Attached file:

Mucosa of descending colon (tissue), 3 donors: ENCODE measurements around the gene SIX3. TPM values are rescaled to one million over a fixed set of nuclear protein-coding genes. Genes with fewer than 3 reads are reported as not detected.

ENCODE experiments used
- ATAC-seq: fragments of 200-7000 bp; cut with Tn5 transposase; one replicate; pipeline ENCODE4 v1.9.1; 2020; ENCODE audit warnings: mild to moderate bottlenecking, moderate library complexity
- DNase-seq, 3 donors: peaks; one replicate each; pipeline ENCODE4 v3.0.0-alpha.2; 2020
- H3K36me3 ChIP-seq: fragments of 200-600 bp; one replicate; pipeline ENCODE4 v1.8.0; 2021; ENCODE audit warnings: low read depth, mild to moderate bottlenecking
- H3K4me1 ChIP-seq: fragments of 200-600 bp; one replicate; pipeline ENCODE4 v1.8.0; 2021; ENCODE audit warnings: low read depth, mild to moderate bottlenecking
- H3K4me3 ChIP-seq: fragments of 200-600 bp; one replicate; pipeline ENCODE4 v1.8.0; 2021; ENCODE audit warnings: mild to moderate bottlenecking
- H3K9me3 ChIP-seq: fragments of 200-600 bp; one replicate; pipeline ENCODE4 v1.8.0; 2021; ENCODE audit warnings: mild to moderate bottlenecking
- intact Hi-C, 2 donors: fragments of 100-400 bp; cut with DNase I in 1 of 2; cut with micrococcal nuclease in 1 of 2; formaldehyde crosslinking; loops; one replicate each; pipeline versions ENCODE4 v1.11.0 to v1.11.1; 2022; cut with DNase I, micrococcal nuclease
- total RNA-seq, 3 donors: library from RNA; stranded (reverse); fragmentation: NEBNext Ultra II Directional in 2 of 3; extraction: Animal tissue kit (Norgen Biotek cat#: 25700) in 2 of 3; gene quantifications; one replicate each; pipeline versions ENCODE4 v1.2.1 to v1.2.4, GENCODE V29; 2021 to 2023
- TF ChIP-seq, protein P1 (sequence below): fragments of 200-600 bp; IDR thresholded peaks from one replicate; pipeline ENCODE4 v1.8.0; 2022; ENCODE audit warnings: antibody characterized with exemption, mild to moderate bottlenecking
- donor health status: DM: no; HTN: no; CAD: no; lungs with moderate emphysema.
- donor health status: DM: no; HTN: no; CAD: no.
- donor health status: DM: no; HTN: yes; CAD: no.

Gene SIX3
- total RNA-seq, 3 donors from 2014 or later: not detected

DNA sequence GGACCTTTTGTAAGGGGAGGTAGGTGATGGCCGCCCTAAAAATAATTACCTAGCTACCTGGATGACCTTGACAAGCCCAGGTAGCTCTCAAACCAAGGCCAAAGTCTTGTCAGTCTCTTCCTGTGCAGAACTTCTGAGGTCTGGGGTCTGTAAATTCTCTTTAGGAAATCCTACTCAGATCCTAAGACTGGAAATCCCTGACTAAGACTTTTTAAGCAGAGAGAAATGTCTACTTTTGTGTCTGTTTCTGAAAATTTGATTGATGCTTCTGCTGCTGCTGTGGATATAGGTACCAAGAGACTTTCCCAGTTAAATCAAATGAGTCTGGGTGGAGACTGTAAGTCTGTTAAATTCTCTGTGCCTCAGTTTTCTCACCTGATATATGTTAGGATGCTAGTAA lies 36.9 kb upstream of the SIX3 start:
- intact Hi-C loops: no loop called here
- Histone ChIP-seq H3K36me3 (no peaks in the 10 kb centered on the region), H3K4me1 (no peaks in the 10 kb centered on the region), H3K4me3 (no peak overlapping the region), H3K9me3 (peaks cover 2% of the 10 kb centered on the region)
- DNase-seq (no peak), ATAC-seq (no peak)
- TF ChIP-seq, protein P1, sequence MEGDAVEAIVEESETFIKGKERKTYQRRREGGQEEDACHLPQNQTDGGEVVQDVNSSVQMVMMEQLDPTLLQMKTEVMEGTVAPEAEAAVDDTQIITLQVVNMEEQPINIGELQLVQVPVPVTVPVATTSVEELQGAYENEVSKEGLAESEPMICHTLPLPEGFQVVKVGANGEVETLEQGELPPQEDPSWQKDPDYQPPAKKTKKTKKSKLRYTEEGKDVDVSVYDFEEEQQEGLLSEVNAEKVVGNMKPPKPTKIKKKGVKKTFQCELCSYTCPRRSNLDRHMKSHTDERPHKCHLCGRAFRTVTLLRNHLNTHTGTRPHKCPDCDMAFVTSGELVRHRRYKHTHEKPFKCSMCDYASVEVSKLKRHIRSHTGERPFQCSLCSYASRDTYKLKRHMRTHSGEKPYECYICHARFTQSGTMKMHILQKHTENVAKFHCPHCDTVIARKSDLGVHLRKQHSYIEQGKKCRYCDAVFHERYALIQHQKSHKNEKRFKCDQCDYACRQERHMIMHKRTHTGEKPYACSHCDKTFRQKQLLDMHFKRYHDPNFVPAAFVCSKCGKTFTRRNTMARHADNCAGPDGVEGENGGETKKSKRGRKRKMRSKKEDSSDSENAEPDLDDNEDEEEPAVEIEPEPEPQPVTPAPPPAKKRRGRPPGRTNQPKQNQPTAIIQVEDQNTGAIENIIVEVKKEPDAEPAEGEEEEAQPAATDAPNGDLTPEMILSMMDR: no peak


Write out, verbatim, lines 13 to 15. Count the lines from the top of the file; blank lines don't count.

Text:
- donor health status: DM: no; HTN: no; CAD: no.
- donor health status: DM: no; HTN: yes; CAD: no.

Gene SIX3